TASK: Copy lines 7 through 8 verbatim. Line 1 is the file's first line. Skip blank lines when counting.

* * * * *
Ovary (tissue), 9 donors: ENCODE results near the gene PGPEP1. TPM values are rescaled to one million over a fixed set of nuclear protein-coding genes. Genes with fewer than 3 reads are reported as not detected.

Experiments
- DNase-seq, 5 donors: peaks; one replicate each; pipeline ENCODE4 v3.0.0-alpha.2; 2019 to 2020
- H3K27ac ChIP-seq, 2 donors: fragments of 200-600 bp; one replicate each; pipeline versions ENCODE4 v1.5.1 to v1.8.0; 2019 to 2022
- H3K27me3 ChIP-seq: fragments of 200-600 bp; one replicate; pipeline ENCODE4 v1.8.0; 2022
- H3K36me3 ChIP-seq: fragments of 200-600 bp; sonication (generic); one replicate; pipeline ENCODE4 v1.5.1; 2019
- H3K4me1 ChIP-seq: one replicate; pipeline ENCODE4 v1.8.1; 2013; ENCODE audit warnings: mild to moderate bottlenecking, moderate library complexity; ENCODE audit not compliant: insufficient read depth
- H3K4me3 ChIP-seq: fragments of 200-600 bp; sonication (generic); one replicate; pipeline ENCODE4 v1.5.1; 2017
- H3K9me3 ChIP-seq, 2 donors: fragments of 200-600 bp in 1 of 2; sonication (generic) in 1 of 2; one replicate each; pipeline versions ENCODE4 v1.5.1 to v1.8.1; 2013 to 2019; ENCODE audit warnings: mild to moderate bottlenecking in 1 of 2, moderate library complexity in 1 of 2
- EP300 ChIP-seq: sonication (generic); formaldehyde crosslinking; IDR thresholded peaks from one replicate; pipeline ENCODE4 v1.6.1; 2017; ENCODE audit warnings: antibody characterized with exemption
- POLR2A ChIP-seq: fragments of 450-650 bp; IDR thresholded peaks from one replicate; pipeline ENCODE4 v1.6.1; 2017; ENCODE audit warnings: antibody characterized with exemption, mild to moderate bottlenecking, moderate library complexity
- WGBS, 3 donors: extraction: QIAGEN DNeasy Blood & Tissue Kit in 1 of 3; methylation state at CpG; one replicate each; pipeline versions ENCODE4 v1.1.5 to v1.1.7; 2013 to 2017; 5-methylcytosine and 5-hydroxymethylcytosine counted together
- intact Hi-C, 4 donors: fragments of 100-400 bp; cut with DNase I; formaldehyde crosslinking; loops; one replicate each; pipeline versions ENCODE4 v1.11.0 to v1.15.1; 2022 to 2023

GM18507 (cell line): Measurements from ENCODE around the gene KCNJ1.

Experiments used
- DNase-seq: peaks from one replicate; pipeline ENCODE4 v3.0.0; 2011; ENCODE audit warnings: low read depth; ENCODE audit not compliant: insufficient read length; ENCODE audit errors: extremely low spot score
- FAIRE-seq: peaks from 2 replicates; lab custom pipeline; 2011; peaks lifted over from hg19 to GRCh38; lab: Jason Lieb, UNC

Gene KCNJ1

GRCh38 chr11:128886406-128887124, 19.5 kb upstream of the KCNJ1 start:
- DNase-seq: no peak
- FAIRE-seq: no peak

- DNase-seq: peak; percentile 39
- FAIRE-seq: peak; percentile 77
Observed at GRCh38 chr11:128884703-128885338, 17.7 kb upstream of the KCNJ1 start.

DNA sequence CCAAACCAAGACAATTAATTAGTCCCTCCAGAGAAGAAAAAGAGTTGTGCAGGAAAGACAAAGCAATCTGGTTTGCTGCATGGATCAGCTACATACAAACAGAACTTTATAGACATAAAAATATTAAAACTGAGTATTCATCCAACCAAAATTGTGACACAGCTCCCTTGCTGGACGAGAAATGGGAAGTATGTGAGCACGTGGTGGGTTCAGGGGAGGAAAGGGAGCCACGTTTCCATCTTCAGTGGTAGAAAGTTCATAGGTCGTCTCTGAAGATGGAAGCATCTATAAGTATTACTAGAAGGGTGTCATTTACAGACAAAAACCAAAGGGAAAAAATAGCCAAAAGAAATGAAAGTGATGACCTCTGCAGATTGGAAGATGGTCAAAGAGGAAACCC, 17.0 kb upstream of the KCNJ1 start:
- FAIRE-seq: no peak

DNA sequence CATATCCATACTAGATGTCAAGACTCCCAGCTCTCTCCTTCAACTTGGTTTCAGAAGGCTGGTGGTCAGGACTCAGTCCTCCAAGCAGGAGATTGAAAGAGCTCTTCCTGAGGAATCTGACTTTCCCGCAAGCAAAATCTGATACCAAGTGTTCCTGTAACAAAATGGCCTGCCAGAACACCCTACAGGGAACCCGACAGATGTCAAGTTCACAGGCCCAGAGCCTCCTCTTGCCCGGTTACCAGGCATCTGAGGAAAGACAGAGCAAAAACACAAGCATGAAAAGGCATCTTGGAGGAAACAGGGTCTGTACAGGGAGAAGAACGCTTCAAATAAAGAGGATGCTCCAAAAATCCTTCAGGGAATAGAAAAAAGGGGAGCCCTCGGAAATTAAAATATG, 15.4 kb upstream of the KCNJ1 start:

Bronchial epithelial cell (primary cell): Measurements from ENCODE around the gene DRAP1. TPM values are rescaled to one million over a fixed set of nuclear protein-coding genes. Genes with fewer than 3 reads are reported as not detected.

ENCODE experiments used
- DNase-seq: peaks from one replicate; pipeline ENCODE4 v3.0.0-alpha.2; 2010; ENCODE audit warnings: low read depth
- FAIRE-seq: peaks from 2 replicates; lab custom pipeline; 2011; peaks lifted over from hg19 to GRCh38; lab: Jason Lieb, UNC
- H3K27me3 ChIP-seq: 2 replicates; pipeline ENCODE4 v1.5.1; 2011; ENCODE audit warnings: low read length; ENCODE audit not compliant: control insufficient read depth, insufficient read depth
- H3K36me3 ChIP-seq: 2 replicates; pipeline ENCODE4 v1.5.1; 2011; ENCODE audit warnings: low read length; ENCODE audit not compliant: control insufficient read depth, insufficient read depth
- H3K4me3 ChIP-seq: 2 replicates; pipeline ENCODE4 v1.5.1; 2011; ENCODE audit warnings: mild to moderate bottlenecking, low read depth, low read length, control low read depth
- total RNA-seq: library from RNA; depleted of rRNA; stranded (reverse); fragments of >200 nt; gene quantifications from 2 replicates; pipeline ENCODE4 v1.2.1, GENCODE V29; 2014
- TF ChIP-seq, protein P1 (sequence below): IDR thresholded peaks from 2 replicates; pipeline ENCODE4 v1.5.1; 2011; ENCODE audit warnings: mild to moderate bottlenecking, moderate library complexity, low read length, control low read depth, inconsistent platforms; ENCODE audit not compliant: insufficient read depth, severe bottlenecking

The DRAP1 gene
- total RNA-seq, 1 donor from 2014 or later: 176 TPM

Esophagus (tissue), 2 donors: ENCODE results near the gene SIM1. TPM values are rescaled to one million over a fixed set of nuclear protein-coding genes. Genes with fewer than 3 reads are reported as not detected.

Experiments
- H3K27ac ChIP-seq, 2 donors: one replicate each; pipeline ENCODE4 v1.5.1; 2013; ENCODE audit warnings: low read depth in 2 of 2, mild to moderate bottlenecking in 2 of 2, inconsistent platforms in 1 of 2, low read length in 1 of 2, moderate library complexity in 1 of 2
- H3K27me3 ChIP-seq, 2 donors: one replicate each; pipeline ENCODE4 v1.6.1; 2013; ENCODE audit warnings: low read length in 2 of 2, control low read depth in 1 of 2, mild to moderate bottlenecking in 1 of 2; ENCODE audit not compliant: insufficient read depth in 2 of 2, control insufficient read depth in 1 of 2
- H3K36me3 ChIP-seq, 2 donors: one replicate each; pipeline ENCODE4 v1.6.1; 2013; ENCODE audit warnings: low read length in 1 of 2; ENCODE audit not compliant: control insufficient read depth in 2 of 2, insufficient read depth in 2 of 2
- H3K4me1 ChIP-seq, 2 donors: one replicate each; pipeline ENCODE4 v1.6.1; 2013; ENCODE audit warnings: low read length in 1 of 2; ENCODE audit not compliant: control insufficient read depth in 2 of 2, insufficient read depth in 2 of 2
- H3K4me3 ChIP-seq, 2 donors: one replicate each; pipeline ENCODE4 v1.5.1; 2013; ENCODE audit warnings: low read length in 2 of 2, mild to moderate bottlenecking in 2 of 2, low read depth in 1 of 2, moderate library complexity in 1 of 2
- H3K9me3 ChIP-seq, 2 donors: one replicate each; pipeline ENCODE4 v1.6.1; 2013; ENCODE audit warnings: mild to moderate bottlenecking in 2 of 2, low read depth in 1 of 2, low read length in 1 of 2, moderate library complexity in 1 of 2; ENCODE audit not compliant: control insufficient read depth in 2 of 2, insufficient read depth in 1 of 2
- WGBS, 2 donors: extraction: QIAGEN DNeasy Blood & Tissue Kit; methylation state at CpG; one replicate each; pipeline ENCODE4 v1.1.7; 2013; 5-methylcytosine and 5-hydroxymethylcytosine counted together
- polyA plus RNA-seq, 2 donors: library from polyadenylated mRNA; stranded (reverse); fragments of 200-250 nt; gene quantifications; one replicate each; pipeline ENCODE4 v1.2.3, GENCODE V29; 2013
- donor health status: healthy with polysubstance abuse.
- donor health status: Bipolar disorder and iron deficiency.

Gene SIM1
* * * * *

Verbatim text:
- H3K4me1 ChIP-seq: one replicate; pipeline ENCODE4 v1.8.1; 2013; ENCODE audit warnings: mild to moderate bottlenecking, moderate library complexity; ENCODE audit not compliant: insufficient read depth
- H3K4me3 ChIP-seq: fragments of 200-600 bp; sonication (generic); one replicate; pipeline ENCODE4 v1.5.1; 2017